UK - The £2.9bn (€3.36bn) Lancashire County Council pension fund is to abandon standard investment consulting mandates in favour of hiring a panel of specialists.
Following its triennial valuation, which is due at the end of this month and will be followed by an asset liability review, Lancashire will hire a "bench" of investment consultants appointed on an ad hoc basis to assist with expected fund manager changes.
The fund stated: "All of this activity contained elements which [are] highly specialist and for which it would be appropriate to utilise external advice. In order to secure the best results for the fund it was important to call upon the best available intellectual input both in formulating strategy and in securing managers."
Rather than relying on the usual investment consultant model, the local authority pension fund will establish a panel of consultants who can be called upon to undertake specific pieces of work through "mini competitions" when needed.
The pension scheme added: "This would enable the fund to access specialist expertise for particular work or research programmes as required. This would replace the current arrangements whereby a single generalist consultant [currently Mercer] was used to provide advice and research to the committee and the investment panel."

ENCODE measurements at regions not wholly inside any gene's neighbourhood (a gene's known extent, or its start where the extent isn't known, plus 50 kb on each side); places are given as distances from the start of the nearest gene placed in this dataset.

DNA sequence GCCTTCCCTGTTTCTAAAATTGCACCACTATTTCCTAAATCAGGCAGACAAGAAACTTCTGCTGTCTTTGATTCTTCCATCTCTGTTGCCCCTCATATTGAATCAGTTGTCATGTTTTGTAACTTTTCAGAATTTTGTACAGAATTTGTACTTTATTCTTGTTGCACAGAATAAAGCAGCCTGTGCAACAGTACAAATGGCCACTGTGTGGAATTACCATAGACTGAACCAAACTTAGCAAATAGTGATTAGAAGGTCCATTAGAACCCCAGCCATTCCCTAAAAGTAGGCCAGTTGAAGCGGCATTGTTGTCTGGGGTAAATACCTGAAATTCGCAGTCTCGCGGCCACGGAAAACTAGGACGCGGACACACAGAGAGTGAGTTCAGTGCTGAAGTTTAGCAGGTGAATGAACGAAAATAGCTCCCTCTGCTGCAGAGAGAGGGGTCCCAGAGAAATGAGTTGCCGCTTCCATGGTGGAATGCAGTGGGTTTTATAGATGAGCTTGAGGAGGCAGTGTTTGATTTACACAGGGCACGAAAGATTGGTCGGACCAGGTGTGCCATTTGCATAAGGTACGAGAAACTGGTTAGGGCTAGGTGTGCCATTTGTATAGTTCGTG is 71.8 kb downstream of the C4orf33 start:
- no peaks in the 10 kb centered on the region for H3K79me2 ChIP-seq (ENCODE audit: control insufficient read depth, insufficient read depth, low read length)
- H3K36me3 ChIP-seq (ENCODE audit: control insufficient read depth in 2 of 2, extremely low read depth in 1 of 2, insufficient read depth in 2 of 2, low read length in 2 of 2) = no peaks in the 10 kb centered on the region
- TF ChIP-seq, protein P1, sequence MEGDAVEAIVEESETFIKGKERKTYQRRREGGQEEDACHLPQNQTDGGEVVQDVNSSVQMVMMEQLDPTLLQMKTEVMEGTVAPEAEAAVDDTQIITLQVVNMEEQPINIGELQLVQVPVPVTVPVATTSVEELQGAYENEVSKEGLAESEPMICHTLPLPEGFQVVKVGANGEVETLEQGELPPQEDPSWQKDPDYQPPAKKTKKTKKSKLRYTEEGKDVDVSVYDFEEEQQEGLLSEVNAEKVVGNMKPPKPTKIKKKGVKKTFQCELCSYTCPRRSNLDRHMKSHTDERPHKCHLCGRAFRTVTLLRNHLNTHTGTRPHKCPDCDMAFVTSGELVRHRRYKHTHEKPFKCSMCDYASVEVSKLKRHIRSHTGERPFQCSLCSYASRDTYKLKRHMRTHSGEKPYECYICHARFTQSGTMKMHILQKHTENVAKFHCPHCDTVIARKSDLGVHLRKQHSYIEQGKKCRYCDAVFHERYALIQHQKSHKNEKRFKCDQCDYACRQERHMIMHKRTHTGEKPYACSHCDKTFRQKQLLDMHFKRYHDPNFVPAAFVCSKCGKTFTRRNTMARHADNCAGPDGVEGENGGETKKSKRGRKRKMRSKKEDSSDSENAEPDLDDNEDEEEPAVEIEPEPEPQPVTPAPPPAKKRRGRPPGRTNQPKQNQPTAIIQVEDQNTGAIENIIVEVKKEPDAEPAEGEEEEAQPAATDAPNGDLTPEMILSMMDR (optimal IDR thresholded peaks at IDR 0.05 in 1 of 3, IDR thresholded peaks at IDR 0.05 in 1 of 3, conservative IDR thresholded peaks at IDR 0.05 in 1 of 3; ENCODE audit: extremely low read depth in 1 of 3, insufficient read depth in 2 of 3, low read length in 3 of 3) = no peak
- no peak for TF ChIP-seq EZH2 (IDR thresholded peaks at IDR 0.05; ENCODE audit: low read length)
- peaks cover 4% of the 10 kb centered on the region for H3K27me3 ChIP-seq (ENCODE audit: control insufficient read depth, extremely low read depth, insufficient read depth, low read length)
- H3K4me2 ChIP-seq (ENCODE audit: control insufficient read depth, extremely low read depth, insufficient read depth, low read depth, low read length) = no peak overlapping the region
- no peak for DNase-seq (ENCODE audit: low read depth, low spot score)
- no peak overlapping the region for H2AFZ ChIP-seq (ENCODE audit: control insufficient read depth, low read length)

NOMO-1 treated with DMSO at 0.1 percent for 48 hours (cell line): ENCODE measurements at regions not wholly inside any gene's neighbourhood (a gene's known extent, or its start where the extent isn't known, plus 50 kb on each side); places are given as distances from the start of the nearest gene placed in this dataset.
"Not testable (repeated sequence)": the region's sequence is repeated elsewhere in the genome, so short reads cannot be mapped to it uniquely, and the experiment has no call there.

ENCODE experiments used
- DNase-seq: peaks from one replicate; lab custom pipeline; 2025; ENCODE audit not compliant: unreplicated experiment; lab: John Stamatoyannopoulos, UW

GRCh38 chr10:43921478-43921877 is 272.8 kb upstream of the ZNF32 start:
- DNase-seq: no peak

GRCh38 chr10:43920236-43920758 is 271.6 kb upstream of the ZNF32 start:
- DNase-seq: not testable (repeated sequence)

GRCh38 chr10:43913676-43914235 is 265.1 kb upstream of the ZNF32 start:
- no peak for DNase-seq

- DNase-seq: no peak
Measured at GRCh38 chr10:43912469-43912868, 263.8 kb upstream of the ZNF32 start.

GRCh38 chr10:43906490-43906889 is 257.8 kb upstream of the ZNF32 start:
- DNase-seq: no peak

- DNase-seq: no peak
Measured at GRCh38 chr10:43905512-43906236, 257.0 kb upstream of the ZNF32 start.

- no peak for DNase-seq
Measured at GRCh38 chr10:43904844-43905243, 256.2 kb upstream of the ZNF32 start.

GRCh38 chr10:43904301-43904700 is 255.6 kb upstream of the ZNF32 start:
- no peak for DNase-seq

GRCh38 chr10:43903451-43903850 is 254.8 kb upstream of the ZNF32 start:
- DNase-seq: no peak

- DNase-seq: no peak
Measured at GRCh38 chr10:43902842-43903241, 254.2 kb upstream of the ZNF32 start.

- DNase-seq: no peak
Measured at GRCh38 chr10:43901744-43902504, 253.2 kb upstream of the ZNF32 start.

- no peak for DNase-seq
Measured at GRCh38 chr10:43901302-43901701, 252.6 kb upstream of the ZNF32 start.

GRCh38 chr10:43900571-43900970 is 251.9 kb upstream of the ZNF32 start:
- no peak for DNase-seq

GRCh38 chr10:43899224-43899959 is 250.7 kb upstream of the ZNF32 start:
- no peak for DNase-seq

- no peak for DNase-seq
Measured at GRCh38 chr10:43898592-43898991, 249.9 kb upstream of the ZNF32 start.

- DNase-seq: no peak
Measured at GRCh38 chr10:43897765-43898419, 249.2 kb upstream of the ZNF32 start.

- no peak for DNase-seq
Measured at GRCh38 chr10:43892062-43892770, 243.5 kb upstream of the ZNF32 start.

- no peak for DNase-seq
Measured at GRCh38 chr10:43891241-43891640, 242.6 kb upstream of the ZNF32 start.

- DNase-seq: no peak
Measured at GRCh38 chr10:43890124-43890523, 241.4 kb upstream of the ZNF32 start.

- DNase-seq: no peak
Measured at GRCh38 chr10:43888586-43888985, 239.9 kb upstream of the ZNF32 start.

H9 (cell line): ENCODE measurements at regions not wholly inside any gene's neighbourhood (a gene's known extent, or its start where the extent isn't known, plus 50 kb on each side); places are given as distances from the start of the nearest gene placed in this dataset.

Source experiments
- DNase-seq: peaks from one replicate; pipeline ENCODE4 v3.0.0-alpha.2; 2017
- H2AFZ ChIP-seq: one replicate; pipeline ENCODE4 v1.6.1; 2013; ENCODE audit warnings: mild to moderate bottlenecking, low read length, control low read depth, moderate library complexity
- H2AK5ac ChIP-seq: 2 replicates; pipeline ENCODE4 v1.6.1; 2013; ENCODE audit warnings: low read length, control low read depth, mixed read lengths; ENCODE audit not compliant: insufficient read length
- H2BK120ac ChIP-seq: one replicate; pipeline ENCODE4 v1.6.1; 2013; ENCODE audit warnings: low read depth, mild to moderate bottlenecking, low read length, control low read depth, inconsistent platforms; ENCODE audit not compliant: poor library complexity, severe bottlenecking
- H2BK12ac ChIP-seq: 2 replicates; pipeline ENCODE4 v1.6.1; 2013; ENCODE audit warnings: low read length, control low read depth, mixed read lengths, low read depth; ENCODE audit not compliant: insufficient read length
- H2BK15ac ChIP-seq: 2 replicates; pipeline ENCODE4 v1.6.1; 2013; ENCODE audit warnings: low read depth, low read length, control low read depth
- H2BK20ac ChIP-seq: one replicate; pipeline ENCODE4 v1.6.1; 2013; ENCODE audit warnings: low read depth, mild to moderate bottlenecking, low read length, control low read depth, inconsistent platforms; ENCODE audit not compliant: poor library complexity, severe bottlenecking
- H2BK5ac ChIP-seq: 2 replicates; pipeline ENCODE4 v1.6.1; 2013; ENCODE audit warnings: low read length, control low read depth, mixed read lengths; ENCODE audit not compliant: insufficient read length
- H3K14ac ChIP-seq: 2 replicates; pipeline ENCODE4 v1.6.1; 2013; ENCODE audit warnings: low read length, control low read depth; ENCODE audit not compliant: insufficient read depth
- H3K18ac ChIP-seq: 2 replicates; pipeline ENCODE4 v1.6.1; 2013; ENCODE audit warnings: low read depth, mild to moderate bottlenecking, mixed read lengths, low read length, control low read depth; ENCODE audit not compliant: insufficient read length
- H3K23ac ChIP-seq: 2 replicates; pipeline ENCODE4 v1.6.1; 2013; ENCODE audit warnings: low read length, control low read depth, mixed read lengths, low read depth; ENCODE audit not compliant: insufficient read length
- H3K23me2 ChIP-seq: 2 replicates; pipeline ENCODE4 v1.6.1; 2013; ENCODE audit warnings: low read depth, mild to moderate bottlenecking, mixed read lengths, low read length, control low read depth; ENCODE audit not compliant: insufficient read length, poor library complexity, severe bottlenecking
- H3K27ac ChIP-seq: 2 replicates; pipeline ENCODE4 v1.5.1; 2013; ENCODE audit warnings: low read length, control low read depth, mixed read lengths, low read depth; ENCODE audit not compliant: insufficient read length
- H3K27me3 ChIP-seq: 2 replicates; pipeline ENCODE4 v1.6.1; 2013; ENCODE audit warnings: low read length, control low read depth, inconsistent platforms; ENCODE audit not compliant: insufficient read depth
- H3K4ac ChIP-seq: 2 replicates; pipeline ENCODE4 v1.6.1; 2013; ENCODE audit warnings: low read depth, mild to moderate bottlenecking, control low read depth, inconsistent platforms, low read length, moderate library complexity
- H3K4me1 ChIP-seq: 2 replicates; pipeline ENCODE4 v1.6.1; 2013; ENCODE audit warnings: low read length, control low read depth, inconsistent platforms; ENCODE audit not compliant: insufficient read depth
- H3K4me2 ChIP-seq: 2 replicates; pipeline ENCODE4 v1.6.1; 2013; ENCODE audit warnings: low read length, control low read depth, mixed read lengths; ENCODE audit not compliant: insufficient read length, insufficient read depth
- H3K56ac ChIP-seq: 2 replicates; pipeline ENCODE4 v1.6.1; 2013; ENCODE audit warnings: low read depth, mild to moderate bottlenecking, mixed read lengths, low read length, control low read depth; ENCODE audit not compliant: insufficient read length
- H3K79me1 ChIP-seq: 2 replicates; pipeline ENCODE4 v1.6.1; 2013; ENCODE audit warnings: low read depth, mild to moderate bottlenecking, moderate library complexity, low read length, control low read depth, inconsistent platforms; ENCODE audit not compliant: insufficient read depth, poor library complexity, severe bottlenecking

Lancashire plans to use the same approach when procuring transition managers, a decision that will see index manager Legal & General replaced as the default provider in this area.
Lancashire refutes that the ‘bench' approach will result in additional expense for the scheme, adding: "Costs would only be incurred when the bench was called upon to undertake specific pieces of work or to give advice through so called mini competitions as and when required. Any decision to award a contract would be presented to the [pension] committee for approval."
The pension fund plans to have a group of investment consultants in place by July.
The fund also revealed it was in talks with Cumbria and Merseyside pension schemes to establish joint-working arrangements that would be of mutual cost benefit.
Lancashire said: "Such arrangements would benefit the fund in terms of expertise and help to reduce transaction costs particularly around procurement."
Separately, the fund is tendering for a global custodian; a post currently held by Bank of New York Mellon.